Winter is almost upon us, and that also means the opportunity for beautiful photos of falling snow is about to happen.
Unfortunately, to do that, you have to actually go out in the snow. So, what do you do to keep your gear safe and snowflake-free?
First things first, it’s always a good bet to take out your “weather resistant” gear in the snow. A Fujifilm X-T3 or something Pentax-flavored probably might survive better than cameras that aren’t billed as weather resistant. When it snows, I usually reach for my X-T1 and a weather-resistant lens such as a Fujifilm XF 90mm f/2 R LM WR lens or Fujifilm XF 35mm f/2 R WR lens. While both of these types of lenses have a “WR” designation for the company’s weather resistant line of lenses, I never trust that designation from any company. I’ve been lucky and caught in downpours and blizzards where my Fujis (and Canons and Nikons) have all survived without protection, but it’s never a sure thing.
For one, the word “resistant” isn’t “proof,” but even in the case where something is billed as “weatherproof,” aside from not believing it, I don’t want to risk it anyway. All it takes is water getting into just the right spot to cause a camera to fail.
That’s where the humble plastic bag comes in. Yes, I’m talking about the kind you probably pack your groceries in. If you don’t believe me, here’s some picture proof:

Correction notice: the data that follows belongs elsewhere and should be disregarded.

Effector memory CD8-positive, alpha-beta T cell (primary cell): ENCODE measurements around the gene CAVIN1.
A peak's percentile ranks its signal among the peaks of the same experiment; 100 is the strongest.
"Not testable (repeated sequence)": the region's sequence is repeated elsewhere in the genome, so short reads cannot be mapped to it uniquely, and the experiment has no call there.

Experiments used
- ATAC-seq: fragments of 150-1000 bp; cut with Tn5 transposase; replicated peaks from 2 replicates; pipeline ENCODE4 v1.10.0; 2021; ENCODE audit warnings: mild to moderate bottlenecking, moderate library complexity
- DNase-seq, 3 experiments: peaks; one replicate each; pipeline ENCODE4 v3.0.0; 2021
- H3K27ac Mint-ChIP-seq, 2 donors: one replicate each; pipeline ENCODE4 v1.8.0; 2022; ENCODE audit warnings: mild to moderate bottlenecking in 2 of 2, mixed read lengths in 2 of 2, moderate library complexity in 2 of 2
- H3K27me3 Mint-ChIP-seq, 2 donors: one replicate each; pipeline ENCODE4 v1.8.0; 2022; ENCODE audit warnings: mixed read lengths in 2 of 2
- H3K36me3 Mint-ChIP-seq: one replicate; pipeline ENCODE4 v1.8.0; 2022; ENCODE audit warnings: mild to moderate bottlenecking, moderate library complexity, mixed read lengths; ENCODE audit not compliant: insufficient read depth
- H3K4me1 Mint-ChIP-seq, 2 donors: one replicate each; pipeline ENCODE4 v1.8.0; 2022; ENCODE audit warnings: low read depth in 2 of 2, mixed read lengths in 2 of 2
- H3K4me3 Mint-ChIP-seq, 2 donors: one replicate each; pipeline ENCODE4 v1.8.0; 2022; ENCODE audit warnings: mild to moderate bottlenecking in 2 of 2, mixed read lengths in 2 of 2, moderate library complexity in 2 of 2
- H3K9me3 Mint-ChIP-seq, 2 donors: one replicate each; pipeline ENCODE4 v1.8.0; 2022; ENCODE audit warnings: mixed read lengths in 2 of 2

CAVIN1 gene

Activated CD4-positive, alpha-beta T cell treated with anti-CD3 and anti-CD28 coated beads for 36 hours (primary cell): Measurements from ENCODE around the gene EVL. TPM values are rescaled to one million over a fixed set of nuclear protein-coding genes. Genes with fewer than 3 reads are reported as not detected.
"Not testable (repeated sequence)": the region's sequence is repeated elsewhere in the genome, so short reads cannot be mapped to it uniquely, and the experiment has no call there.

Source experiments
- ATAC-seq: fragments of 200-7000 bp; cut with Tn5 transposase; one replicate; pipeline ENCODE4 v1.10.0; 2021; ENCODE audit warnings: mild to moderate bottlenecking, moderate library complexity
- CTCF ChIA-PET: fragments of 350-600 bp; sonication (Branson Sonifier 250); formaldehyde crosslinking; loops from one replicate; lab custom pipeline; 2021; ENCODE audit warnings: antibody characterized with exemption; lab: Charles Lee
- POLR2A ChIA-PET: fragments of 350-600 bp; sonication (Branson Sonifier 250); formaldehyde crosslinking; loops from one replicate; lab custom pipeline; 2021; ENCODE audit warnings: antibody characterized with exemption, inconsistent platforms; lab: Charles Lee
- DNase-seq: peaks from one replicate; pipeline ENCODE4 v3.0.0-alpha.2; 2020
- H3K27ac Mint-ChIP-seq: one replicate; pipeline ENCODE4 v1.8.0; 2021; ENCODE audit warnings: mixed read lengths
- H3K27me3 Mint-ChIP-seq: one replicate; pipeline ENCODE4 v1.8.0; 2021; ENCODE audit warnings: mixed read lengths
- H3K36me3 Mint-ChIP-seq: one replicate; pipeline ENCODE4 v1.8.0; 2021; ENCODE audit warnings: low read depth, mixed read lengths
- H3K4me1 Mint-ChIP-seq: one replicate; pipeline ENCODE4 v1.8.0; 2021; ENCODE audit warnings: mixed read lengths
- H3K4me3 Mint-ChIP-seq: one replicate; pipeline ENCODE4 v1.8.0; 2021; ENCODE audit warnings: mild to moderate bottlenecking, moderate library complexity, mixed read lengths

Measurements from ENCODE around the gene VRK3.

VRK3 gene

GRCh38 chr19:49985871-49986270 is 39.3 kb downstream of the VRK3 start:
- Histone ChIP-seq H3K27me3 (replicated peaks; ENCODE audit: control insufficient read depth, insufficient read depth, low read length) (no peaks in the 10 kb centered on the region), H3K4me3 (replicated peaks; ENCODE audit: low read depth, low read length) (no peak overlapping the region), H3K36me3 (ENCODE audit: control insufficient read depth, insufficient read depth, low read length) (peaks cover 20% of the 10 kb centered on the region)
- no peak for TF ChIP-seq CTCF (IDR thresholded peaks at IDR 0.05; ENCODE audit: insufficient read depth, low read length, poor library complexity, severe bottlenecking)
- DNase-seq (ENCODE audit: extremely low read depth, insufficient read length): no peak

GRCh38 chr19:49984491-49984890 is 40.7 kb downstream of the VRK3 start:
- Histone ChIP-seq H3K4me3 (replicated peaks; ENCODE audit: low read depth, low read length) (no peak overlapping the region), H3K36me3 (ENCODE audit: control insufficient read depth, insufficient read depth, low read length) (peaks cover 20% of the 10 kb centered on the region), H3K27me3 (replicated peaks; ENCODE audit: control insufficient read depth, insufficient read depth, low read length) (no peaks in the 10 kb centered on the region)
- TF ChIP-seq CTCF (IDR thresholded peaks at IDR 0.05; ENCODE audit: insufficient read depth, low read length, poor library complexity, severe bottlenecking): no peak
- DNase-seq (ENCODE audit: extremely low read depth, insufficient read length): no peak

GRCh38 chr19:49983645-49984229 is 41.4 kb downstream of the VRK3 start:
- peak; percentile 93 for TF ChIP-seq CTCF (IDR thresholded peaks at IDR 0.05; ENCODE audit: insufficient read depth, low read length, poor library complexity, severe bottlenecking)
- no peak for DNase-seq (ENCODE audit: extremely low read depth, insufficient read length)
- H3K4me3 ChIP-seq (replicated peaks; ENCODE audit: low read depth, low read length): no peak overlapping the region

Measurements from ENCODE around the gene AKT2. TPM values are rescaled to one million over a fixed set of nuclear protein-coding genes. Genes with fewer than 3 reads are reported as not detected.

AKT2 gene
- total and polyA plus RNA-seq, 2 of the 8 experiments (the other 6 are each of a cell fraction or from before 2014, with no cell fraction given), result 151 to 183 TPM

It doesn’t look sexy, but it does the job. In addition to always keeping a plastic bag with me, I also carry gaffer tape and rubber bands with me. I usually poke a small hole in the bottom of the bag, push the lens through, then use the lens hood to secure the bag If I’m feeling nervous or the weather is a little more severe, I’ll use the rubber bands and tape to secure things down even more. I can then poke my head through what was the top of the bag to operate the controls and see through the viewfinder.
If you’re worried about looking professional, you can spend a little bit more for see-through plastic bags with drawstrings attached, the kind you see on the Nikon with the larger lens in the photo above. I’ve used these, and no one’s ever said anything about it, and my gear has survived all manner of downpours while shooting sports.
Finally, you can go all out and get high-end protective gear, such as the Think Tank Photo Hydrophobia series, and while when my employers at the newspaper were paying for similarly high-end rain covers, that was fine, it didn’t make sense as a freelancer, and I’ve never felt hamstrung with my clear plastic covers or shopping bags.
Just because the precipitation starts, don’t stop shooting! Sometimes, the best pictures come out of bad weather.